One medical term for lead poisoning is “plumbism.” Another is “lead insult.” Its effects were described by the Greek physician Nicander of Colophon in the second century BC. Some scholars consider chronic lead poisoning to have been a contributing factor in the decline and fall of Rome, as patricians absorbed lead from water pipes, sewage pipes, and lead-sweetened wine. Vitruvius knew that lead was poisonous, as did Benjamin Franklin and Charles Dickens. The 17th-century physician Bernardino Ramazzini observed that “demons and ghosts are often found to disturb the miners” who dig lead.
The International Labour Organization adopted standards in 1919 recommending that women and children be “excluded from employment” in jobs where risk was high for lead exposure, such as “furnace work in the reduction of lead or zinc ores.” At the same time, however, lead paint was marketed for children’s toys, and the American auto industry — General Motors in particular — owed its development to leaded gas. “The United States is now the world’s leading supplier of both lead products and anti-lead-poisoning activism,” notes Christian Warren, author of Brush with Death: A Social History of Lead Poisoning. I became interested in how and why all this had happened. So I began to visit Howard Mielke in his lab, as though I were his unofficial graduate student.
I have now visited Mielke many times. But my impression of him formed in the field, as it were, one May morning in 2012, when my wife and I met him outside the house we were renting in the Uptown neighborhood of New Orleans. He had come as a personal favor to our pediatrician, after our nine-month-old baby’s blood test came back showing a high lead level. We spent that night in a hotel with the baby and his five-year-old sister. She had been tested too, but her level was negligible. (Why the discrepancy between the two kids’ tests? Kindergartners don’t crawl around putting everything they see into their mouths the way babies do.)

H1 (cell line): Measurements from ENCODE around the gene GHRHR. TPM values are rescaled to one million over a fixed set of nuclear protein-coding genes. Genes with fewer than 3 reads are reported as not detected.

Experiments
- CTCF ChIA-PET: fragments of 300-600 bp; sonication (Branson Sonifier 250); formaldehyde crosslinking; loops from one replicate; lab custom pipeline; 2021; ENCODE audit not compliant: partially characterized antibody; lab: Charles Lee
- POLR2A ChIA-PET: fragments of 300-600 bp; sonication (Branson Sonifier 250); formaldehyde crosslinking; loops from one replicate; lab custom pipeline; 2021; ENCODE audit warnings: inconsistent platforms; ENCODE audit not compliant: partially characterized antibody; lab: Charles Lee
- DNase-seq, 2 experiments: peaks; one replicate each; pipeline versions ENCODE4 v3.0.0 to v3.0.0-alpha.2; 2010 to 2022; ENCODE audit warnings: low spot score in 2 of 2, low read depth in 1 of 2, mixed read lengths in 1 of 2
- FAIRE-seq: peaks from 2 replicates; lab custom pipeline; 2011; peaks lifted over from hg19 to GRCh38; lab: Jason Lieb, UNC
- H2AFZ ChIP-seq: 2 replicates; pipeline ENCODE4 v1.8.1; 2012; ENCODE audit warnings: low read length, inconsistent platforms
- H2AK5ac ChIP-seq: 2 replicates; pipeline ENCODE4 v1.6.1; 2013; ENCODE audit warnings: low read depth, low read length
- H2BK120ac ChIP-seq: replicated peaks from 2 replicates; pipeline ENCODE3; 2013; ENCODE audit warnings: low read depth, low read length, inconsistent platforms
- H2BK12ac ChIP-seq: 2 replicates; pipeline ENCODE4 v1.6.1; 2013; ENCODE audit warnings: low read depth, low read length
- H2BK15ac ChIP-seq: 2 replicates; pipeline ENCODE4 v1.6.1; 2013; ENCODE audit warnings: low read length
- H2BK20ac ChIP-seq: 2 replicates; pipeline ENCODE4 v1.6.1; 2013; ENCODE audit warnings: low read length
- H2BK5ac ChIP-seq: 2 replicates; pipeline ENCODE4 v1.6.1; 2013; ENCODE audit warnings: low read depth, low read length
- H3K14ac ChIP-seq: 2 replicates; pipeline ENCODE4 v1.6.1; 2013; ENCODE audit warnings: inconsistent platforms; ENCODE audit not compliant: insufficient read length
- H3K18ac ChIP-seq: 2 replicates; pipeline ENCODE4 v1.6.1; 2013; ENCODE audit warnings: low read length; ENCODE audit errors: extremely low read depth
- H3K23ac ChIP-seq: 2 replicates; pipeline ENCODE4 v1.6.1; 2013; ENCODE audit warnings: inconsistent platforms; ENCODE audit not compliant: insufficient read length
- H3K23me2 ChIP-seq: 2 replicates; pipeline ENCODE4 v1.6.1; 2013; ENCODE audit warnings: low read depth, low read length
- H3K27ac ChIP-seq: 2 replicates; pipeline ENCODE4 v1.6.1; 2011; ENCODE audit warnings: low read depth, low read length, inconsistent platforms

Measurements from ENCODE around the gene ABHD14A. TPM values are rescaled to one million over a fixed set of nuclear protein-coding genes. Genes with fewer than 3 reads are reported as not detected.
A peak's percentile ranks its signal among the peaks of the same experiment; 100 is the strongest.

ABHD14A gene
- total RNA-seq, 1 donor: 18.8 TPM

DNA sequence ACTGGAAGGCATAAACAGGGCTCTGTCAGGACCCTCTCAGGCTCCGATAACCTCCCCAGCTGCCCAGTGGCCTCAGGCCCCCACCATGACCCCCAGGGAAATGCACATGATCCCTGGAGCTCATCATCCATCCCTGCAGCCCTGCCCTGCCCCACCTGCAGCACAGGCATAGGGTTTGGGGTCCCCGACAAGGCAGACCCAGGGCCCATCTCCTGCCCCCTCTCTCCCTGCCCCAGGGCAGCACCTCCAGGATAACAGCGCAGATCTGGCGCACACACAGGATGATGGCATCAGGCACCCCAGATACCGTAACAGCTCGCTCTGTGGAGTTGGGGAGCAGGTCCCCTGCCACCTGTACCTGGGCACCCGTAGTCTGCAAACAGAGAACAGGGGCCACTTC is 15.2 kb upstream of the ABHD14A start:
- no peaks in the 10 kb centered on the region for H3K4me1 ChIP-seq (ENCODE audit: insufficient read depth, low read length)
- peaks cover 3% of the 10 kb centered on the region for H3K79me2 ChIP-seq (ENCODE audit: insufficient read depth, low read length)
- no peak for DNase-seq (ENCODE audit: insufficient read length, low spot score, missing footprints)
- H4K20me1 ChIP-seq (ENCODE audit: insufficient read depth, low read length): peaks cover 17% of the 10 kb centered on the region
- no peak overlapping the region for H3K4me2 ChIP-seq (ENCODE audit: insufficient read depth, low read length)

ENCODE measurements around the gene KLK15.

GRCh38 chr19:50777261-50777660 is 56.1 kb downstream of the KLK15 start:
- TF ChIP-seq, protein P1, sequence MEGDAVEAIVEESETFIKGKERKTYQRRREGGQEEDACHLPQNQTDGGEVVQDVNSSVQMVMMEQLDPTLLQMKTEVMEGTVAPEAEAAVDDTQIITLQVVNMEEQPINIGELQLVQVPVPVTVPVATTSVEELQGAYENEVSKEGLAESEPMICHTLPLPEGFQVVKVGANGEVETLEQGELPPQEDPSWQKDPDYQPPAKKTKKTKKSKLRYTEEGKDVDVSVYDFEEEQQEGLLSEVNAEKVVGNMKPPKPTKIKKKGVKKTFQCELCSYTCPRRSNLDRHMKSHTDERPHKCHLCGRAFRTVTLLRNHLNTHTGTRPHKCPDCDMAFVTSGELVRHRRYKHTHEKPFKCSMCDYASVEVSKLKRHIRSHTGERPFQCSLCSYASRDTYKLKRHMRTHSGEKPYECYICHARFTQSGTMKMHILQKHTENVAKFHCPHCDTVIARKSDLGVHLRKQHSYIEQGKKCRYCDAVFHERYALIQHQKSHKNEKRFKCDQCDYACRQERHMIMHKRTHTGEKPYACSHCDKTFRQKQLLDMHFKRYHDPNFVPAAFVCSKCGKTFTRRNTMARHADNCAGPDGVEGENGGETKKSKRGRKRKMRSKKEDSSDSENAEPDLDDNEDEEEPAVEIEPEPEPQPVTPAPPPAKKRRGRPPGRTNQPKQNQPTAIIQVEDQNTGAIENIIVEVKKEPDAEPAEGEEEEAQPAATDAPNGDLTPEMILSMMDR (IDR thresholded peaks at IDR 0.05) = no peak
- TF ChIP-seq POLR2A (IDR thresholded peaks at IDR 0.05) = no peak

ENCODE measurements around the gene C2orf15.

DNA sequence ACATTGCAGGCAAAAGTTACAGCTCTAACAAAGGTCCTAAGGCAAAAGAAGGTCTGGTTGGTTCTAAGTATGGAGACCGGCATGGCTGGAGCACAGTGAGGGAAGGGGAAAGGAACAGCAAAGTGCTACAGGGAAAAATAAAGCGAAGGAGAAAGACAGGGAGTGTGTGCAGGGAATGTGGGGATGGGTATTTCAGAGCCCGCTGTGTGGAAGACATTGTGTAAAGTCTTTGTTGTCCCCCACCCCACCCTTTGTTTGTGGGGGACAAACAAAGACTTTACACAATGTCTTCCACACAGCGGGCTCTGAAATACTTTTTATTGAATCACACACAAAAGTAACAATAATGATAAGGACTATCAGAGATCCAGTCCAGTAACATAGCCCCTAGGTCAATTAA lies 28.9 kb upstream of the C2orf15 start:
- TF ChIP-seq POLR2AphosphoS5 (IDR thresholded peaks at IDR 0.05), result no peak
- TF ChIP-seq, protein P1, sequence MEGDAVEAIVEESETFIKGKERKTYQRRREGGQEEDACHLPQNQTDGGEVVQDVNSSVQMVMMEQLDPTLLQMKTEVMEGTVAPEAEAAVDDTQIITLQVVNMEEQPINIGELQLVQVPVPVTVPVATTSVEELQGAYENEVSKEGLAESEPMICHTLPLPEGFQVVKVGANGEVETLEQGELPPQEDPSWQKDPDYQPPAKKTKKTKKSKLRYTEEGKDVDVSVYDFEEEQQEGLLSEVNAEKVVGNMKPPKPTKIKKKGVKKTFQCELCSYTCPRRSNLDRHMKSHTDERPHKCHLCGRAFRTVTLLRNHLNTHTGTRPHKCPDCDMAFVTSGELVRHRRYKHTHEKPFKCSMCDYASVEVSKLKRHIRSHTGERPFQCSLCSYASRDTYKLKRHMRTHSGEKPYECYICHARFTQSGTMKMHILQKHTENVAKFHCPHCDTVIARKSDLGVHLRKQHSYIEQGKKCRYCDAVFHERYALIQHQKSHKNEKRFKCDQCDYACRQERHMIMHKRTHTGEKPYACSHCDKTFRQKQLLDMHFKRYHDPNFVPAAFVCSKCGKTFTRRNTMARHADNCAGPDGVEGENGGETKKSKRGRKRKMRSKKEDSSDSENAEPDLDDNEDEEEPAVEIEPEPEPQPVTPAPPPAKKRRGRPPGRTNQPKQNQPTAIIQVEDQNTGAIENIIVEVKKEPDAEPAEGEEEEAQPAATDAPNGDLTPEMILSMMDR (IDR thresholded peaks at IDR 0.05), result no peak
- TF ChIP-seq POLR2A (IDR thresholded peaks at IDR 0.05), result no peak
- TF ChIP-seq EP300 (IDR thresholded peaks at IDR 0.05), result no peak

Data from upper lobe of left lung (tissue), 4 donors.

We arrived to find Mielke sitting calmly on the front steps. He explained it was obvious where the poison our son ingested had come from: the house next door was being sanded in preparation for painting. Paint chips and dust were everywhere.
It was as though an alternate reality opened up for me. In the first reality — the one in which we had been living — the world was as it seemed. In the second reality, the world was covered in lead. Picture the logo of the Sherwin-Williams Paint Company, created in 1905: a blue-and-white globe over which red paint pours from a can apparently suspended in the upper atmosphere. COVER THE EARTH, it reads.
When I first started thinking about lead, I was engulfed in an Ahab-like obsessiveness. Yet when I stopped thinking about lead, it was hard to start again. The subject is like the substance, impenetrable but compelling. Lead is a prism. This is an odd thing to say about an element that has, among its virtues, the ability to block light and radiation. Lead impedes vision, and it impedes thought. The signature of lead in the periodic table is Pb, atomic number 82. Alchemically, it is associated with Saturn. In the individual and in society, its presence is marked by a kind of amnesia.
One agent of this deliberate historical forgetfulness was Robert A. Kehoe, a toxicologist at the University of Cincinnati who was hired in 1925 as chief medical officer for the Ethyl Corporation — the corporation that in 1974 would sponsor the article about lead paint that Howard Mielke read and questioned. Kehoe was hired at Ethyl Corp. by one of its founders, Charles “Boss” Kettering, an executive at General Motors. Kettering registered 186 U.S. patents. He was a founder of Delco sparkplugs, and later — this is ironic at best — a philanthropist who lent his name to the Memorial Sloan-Kettering Cancer Center. In 1923, he oversaw the establishment of Ethyl Corp. as a joint venture between General Motors and Standard Oil of New Jersey (a.k.a. Esso, a.k.a. Exxon) to produce the fuel additive TEL. The formula proved extremely profitable — “a penny’s worth would treat a gallon” — and the oil-refining and automotive industries suppressed alternatives, including the effective and nontoxic ethanol. Kehoe argued that “lead was a natural part of the human environment and people had developed mechanisms over the millennia to excrete lead as rapidly as they inhaled or ingested it.” Patterson rebutted this “evolutionary” theory, noting that Kehoe’s data establishing “normal” or “natural” lead levels drew from tests on populations had already been exposed to lead in the industrial environment — including workers at a plant that produced TEL. Patterson’s tests, in contrast, measured lead concentrations in skeletons from the Nazca era in what is now Peru (c. 400 AD). Their lead levels were lower by a thousand-fold.